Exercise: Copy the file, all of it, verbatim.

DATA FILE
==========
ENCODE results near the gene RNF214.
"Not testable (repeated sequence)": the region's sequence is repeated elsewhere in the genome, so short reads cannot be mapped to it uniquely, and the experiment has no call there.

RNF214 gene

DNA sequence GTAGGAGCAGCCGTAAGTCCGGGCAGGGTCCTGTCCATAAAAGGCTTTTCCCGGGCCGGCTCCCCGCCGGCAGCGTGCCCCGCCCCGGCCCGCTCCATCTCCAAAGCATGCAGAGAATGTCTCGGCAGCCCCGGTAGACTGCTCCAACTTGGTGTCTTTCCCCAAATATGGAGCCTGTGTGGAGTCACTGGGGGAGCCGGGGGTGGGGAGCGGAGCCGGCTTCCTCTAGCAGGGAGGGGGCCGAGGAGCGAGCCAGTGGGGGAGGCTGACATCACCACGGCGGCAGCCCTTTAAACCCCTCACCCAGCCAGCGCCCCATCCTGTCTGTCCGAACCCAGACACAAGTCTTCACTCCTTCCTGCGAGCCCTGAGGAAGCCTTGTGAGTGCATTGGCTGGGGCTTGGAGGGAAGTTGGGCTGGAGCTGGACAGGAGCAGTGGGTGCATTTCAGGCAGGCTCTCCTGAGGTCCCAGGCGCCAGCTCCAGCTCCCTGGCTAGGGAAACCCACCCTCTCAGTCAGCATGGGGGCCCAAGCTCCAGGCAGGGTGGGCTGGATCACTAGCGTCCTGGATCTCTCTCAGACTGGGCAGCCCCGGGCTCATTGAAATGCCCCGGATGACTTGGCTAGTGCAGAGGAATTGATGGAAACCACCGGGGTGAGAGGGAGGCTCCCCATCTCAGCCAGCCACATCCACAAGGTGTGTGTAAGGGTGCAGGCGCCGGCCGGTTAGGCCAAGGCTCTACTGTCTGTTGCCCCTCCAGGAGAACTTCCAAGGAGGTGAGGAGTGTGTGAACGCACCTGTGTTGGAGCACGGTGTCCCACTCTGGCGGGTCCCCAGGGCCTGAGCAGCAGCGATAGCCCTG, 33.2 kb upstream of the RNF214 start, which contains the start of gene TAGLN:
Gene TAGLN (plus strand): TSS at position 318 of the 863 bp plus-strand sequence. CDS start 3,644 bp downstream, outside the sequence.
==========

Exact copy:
ENCODE results near the gene RNF214.
"Not testable (repeated sequence)": the region's sequence is repeated elsewhere in the genome, so short reads cannot be mapped to it uniquely, and the experiment has no call there.

RNF214 gene

DNA sequence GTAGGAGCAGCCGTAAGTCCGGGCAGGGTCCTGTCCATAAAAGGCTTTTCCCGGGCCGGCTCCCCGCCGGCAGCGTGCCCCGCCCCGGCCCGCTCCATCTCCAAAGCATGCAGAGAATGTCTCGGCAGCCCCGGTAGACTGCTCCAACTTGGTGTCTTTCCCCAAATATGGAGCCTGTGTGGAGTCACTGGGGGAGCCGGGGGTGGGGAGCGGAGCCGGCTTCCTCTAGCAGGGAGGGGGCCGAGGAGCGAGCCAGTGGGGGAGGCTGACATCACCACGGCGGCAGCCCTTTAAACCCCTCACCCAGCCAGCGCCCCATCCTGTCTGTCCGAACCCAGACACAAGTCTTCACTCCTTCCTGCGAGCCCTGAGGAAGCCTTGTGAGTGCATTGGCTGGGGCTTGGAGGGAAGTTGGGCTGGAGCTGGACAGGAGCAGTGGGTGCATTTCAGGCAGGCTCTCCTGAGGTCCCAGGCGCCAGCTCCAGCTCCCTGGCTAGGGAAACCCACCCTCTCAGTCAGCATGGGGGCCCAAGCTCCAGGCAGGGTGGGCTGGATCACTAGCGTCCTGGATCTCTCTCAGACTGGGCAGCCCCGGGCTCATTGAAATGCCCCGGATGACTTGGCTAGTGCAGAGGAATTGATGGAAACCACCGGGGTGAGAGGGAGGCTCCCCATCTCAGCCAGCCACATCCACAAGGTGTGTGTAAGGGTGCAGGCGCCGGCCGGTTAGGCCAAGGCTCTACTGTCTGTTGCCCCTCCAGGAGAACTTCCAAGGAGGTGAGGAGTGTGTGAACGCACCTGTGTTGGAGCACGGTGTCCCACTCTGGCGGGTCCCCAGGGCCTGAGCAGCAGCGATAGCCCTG, 33.2 kb upstream of the RNF214 start, which contains the start of gene TAGLN:
Gene TAGLN (plus strand): TSS at position 318 of the 863 bp plus-strand sequence. CDS start 3,644 bp downstream, outside the sequence.